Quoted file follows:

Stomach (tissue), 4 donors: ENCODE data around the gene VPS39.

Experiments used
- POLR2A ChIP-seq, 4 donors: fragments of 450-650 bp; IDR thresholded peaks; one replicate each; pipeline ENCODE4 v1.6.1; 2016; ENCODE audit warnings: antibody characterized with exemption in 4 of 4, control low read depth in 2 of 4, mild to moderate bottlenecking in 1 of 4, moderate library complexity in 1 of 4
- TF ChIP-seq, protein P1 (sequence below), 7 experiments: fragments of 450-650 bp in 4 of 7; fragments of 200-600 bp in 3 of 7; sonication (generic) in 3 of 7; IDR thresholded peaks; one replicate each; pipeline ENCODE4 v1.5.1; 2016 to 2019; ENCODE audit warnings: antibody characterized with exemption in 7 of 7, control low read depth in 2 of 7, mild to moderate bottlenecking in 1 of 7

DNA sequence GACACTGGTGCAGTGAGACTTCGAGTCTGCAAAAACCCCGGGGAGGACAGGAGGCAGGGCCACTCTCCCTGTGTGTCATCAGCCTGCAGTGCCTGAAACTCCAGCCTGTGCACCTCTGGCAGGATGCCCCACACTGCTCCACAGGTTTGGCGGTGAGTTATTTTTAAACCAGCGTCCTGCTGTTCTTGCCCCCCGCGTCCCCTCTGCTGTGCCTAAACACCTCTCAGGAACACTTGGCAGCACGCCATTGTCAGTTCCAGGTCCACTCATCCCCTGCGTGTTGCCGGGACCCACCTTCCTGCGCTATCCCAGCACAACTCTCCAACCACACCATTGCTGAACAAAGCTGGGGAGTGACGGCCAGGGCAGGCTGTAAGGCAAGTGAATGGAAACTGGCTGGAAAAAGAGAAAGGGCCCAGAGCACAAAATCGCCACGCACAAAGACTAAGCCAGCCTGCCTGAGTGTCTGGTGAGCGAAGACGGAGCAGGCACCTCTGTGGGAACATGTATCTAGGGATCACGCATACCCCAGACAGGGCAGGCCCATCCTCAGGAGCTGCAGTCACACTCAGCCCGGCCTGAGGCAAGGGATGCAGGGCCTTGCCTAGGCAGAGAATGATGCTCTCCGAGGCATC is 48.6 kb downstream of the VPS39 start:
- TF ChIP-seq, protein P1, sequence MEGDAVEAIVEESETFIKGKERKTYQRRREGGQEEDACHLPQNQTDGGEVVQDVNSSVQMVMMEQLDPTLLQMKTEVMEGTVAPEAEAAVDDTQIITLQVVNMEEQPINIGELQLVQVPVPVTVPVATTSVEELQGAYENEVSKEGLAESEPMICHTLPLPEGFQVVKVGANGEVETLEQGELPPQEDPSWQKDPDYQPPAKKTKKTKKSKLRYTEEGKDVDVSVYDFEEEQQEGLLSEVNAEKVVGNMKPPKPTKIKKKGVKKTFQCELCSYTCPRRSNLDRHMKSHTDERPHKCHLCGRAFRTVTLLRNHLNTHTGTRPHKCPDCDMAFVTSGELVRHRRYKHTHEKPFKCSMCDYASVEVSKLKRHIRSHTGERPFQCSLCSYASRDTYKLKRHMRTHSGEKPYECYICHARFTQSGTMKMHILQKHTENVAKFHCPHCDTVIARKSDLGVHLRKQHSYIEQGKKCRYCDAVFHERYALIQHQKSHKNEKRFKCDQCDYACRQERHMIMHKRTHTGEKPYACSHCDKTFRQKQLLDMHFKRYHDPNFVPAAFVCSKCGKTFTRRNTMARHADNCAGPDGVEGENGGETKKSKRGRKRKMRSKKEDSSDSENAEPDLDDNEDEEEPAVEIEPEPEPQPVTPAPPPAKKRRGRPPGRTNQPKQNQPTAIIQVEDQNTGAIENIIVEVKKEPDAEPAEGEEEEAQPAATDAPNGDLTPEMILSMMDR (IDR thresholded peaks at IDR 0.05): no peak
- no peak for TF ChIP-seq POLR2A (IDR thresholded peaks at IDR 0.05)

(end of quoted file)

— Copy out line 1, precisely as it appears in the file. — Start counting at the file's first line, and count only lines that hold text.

Stomach (tissue), 4 donors: ENCODE data around the gene VPS39.